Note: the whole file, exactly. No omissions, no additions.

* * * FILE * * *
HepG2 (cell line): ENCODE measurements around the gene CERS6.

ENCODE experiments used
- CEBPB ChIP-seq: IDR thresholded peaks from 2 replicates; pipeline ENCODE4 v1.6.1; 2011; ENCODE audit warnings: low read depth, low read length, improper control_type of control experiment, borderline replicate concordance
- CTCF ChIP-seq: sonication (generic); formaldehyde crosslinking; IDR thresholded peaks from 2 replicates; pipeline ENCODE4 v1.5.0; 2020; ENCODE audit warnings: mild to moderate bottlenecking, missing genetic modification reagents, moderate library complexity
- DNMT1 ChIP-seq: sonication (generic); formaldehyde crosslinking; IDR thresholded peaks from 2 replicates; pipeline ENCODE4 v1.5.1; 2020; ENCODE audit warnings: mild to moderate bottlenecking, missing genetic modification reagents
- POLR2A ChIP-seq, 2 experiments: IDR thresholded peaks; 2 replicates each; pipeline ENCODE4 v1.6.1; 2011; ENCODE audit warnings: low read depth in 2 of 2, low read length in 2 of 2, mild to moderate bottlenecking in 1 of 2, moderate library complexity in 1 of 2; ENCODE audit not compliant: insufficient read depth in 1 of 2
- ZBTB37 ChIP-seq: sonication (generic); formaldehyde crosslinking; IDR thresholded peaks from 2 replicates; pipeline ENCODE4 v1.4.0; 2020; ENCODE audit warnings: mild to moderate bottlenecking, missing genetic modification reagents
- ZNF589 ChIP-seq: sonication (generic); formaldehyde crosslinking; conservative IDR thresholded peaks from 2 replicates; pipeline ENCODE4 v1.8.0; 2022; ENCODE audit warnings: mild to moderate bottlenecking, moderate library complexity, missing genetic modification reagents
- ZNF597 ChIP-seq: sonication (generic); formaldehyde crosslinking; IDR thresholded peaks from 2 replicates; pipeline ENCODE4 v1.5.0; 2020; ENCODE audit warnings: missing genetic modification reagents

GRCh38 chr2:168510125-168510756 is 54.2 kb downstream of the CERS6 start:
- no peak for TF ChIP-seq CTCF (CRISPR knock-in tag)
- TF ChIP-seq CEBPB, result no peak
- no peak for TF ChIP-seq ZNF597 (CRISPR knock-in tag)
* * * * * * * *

HepG2 (cell line): ENCODE measurements around the gene CERS6.

ENCODE experiments used
- CEBPB ChIP-seq: IDR thresholded peaks from 2 replicates; pipeline ENCODE4 v1.6.1; 2011; ENCODE audit warnings: low read depth, low read length, improper control_type of control experiment, borderline replicate concordance
- CTCF ChIP-seq: sonication (generic); formaldehyde crosslinking; IDR thresholded peaks from 2 replicates; pipeline ENCODE4 v1.5.0; 2020; ENCODE audit warnings: mild to moderate bottlenecking, missing genetic modification reagents, moderate library complexity
- DNMT1 ChIP-seq: sonication (generic); formaldehyde crosslinking; IDR thresholded peaks from 2 replicates; pipeline ENCODE4 v1.5.1; 2020; ENCODE audit warnings: mild to moderate bottlenecking, missing genetic modification reagents
- POLR2A ChIP-seq, 2 experiments: IDR thresholded peaks; 2 replicates each; pipeline ENCODE4 v1.6.1; 2011; ENCODE audit warnings: low read depth in 2 of 2, low read length in 2 of 2, mild to moderate bottlenecking in 1 of 2, moderate library complexity in 1 of 2; ENCODE audit not compliant: insufficient read depth in 1 of 2
- ZBTB37 ChIP-seq: sonication (generic); formaldehyde crosslinking; IDR thresholded peaks from 2 replicates; pipeline ENCODE4 v1.4.0; 2020; ENCODE audit warnings: mild to moderate bottlenecking, missing genetic modification reagents
- ZNF589 ChIP-seq: sonication (generic); formaldehyde crosslinking; conservative IDR thresholded peaks from 2 replicates; pipeline ENCODE4 v1.8.0; 2022; ENCODE audit warnings: mild to moderate bottlenecking, moderate library complexity, missing genetic modification reagents
- ZNF597 ChIP-seq: sonication (generic); formaldehyde crosslinking; IDR thresholded peaks from 2 replicates; pipeline ENCODE4 v1.5.0; 2020; ENCODE audit warnings: missing genetic modification reagents

GRCh38 chr2:168510125-168510756 is 54.2 kb downstream of the CERS6 start:
- no peak for TF ChIP-seq CTCF (CRISPR knock-in tag)
- TF ChIP-seq CEBPB, result no peak
- no peak for TF ChIP-seq ZNF597 (CRISPR knock-in tag)